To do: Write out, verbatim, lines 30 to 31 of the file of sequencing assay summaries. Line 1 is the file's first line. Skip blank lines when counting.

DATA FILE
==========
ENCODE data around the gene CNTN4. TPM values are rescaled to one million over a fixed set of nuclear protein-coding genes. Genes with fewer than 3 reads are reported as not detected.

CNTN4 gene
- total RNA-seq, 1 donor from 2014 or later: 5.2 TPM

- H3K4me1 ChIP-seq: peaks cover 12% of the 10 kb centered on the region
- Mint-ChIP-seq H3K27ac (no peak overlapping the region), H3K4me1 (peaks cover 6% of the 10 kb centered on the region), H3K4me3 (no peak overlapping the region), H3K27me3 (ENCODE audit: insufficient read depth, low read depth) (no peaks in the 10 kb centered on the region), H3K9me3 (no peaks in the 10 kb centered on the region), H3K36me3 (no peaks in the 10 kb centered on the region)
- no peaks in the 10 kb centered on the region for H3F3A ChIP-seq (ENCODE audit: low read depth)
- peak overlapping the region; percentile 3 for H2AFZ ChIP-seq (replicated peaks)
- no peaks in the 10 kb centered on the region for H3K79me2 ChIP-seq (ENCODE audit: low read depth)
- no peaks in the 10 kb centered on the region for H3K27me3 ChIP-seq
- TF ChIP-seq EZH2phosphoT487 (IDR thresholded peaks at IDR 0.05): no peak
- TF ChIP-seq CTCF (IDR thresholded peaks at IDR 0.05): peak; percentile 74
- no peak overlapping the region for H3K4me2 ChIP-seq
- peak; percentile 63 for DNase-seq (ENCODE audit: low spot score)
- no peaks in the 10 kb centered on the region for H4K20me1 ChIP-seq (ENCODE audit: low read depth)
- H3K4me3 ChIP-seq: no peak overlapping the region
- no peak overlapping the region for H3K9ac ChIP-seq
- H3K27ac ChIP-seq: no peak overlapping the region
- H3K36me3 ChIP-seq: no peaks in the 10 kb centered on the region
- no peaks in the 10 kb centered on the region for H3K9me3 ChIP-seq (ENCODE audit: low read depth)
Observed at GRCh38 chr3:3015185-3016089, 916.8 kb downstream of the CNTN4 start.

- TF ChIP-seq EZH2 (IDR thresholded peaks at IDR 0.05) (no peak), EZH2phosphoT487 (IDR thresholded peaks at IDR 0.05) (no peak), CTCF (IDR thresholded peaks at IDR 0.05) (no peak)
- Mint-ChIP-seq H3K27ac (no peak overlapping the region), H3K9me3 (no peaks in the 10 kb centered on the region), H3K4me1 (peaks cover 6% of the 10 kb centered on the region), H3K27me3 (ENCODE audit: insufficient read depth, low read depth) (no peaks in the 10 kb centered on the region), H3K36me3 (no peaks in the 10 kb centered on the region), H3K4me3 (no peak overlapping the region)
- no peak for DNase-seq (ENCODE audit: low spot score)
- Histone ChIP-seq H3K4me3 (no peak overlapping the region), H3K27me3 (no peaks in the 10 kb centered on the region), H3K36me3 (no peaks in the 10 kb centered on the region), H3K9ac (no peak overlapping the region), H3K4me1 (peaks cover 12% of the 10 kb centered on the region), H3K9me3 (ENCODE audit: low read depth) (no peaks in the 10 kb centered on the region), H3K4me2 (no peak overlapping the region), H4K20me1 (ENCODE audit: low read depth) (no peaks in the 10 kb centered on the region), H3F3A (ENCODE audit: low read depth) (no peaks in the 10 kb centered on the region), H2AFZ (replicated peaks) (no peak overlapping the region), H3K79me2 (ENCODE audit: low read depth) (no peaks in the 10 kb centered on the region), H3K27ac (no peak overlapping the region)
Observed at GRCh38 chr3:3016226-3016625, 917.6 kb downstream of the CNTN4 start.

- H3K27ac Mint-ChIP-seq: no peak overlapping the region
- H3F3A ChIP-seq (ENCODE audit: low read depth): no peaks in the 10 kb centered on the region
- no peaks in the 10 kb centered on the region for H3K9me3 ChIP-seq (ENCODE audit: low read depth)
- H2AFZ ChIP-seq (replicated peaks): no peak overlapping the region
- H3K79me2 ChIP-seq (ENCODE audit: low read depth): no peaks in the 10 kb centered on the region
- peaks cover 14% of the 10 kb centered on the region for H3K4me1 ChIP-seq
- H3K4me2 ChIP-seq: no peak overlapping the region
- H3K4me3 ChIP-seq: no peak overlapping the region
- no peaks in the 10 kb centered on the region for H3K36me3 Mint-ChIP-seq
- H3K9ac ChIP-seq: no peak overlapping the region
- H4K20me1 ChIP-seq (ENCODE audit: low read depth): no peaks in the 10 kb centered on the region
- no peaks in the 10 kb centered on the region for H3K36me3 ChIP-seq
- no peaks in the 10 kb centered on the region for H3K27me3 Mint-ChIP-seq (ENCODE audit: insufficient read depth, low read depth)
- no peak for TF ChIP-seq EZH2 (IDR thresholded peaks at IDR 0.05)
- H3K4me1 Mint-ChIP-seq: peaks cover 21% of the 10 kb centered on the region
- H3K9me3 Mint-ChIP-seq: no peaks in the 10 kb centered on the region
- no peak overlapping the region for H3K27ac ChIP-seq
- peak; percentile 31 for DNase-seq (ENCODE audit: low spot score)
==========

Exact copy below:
- H3K79me2 ChIP-seq (ENCODE audit: low read depth): no peaks in the 10 kb centered on the region
- peaks cover 14% of the 10 kb centered on the region for H3K4me1 ChIP-seq